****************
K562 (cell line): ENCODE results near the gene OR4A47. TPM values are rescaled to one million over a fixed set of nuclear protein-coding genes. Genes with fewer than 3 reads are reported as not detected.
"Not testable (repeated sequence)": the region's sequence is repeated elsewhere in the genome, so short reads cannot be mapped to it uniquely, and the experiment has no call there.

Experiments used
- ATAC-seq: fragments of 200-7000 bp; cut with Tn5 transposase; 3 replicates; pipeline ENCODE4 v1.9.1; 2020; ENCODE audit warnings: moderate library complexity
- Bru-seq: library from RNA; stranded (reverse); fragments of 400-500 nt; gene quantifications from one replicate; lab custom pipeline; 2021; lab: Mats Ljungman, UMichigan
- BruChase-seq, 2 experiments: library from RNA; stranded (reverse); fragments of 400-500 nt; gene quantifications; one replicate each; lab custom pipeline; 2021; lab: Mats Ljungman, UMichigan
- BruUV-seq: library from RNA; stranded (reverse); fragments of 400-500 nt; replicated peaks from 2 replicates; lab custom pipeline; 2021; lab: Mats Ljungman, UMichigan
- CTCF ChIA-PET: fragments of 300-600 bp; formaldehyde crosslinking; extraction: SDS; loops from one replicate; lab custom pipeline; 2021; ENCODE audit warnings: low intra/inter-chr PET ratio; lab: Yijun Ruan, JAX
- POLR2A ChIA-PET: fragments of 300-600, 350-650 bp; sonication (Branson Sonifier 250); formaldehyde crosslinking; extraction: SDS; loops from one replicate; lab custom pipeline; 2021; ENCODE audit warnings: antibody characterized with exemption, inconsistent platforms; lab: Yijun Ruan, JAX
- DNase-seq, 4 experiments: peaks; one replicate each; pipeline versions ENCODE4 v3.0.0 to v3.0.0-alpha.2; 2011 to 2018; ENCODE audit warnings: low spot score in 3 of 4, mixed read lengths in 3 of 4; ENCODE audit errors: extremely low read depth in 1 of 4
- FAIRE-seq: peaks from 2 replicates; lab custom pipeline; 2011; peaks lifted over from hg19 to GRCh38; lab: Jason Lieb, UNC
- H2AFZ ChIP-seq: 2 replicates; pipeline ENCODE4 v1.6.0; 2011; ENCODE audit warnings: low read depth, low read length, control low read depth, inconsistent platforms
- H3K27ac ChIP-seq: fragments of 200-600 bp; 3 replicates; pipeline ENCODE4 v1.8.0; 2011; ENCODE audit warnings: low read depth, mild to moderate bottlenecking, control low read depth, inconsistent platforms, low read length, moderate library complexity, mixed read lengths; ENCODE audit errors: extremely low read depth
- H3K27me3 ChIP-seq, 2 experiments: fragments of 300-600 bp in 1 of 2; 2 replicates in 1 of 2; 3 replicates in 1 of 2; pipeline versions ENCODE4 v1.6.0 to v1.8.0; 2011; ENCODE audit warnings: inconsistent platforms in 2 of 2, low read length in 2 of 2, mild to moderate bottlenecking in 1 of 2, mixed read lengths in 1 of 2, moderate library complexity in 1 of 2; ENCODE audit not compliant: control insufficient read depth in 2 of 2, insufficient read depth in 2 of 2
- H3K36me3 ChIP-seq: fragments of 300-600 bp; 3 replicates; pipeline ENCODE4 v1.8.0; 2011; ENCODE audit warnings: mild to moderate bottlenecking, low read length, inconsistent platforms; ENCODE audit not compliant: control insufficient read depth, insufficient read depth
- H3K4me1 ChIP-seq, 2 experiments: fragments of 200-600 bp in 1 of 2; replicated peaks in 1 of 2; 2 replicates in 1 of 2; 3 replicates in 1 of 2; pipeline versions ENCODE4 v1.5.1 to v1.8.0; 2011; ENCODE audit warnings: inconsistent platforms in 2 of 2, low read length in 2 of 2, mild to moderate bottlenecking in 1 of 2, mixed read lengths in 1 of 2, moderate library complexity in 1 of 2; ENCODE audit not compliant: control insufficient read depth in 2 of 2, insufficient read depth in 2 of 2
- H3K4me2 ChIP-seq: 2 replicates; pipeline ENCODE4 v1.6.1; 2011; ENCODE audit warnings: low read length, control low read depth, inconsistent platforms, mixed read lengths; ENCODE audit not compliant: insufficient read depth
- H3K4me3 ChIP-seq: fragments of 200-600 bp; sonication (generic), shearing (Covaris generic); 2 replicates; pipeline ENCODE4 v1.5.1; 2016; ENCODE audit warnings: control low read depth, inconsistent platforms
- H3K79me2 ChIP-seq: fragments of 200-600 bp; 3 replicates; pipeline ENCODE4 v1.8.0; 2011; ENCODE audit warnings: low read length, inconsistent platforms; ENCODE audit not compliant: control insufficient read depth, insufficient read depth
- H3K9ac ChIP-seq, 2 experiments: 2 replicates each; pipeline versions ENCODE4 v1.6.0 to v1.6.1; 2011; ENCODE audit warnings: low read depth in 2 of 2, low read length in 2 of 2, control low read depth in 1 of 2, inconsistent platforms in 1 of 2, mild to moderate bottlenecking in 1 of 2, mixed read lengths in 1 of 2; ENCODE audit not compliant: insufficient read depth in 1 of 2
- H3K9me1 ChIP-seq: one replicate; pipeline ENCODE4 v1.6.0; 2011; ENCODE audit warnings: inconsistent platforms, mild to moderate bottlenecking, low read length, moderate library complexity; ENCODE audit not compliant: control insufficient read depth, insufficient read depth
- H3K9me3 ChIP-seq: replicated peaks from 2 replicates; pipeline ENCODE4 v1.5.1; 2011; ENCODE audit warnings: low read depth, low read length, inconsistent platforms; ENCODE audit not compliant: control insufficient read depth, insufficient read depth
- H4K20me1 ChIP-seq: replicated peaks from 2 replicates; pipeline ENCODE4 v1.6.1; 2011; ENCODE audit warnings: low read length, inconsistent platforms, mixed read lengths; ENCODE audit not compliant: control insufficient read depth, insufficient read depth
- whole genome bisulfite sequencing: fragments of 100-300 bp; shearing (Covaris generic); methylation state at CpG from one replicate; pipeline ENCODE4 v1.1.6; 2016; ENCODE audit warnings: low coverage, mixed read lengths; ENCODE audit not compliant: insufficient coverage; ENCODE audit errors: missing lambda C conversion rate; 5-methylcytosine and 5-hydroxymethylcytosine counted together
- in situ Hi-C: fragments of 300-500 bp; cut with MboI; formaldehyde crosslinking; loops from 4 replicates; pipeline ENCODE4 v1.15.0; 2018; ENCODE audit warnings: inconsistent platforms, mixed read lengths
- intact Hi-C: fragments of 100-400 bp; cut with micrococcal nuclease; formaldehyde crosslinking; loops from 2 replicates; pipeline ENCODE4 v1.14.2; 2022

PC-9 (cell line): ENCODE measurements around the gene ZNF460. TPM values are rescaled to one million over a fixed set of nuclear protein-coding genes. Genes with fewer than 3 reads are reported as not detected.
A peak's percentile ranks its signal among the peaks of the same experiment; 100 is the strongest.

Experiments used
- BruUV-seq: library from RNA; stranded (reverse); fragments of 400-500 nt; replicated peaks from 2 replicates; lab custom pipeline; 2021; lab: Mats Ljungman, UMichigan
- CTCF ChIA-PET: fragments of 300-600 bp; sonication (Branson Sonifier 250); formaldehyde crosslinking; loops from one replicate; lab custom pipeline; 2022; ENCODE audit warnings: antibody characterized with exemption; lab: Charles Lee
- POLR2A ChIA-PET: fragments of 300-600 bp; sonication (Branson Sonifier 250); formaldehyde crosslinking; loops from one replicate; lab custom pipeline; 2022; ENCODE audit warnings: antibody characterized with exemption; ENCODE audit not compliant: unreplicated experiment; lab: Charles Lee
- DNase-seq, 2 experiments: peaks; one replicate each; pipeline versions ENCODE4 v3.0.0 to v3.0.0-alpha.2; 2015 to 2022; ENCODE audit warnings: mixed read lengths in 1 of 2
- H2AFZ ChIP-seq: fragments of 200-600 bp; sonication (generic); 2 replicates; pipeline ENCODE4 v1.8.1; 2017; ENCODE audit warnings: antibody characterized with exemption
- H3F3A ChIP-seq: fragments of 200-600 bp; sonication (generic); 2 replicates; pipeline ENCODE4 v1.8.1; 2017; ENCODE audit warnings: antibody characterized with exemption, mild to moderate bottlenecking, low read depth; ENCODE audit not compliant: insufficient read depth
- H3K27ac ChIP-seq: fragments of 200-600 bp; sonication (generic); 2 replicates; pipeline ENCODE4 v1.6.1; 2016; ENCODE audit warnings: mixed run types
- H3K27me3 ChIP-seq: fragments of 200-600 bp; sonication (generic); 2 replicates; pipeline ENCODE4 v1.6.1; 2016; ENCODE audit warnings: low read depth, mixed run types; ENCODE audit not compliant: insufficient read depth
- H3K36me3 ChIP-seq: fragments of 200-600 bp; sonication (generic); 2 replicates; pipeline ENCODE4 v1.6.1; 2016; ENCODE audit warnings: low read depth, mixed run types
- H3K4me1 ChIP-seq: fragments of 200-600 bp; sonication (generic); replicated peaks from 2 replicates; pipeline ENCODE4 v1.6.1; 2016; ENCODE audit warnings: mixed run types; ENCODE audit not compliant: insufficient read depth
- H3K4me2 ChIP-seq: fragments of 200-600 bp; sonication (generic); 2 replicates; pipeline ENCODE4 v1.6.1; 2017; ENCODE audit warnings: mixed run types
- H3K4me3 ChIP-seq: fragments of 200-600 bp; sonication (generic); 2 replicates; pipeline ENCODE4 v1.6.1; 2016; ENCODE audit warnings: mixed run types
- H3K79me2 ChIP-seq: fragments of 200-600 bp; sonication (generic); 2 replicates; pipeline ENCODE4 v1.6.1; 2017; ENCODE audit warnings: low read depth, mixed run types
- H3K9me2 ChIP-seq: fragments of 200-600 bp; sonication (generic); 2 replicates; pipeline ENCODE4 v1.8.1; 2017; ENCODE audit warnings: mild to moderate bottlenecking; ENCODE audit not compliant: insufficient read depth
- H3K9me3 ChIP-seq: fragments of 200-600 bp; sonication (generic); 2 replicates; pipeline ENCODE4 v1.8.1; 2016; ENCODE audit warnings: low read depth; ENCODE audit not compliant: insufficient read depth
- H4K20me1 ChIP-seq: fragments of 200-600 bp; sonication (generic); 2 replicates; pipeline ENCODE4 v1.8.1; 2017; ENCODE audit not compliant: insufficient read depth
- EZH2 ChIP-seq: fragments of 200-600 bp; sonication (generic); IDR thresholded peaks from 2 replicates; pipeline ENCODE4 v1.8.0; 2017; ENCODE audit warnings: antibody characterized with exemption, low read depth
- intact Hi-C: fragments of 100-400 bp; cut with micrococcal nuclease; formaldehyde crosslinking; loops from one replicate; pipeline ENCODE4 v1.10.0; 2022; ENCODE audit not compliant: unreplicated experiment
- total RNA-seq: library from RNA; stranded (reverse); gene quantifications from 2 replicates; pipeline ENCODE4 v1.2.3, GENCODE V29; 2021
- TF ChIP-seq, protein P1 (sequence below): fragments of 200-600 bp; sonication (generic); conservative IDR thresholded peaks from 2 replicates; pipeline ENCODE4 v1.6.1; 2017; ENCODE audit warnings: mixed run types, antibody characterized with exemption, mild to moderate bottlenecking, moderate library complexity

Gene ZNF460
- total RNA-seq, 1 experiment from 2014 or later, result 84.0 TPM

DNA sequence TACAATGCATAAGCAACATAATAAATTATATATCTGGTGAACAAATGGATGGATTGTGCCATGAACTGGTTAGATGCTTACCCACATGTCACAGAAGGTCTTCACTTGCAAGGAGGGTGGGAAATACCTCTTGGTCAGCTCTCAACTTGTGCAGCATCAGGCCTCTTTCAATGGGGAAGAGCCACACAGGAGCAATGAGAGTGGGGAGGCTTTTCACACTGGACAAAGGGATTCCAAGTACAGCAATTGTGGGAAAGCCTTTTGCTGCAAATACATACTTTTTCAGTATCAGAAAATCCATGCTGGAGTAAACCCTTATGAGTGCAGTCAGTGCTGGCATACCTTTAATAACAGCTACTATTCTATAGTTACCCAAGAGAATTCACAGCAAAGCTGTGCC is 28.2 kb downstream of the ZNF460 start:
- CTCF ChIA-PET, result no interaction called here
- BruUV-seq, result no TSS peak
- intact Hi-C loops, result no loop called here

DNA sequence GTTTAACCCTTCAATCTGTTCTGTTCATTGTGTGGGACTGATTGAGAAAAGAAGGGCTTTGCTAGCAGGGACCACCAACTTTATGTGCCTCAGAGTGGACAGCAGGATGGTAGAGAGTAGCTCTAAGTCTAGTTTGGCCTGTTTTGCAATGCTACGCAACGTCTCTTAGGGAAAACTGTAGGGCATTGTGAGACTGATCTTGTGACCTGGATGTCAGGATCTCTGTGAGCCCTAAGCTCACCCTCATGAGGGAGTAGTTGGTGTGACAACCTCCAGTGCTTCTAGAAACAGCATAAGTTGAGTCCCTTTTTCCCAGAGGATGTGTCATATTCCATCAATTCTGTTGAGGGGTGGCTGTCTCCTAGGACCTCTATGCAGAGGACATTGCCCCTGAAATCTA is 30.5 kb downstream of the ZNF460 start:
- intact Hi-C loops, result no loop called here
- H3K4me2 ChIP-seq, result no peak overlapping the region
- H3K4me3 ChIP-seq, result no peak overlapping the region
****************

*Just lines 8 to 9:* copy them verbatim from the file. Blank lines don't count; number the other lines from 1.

- CTCF ChIA-PET: fragments of 300-600 bp; formaldehyde crosslinking; extraction: SDS; loops from one replicate; lab custom pipeline; 2021; ENCODE audit warnings: low intra/inter-chr PET ratio; lab: Yijun Ruan, JAX
- POLR2A ChIA-PET: fragments of 300-600, 350-650 bp; sonication (Branson Sonifier 250); formaldehyde crosslinking; extraction: SDS; loops from one replicate; lab custom pipeline; 2021; ENCODE audit warnings: antibody characterized with exemption, inconsistent platforms; lab: Yijun Ruan, JAX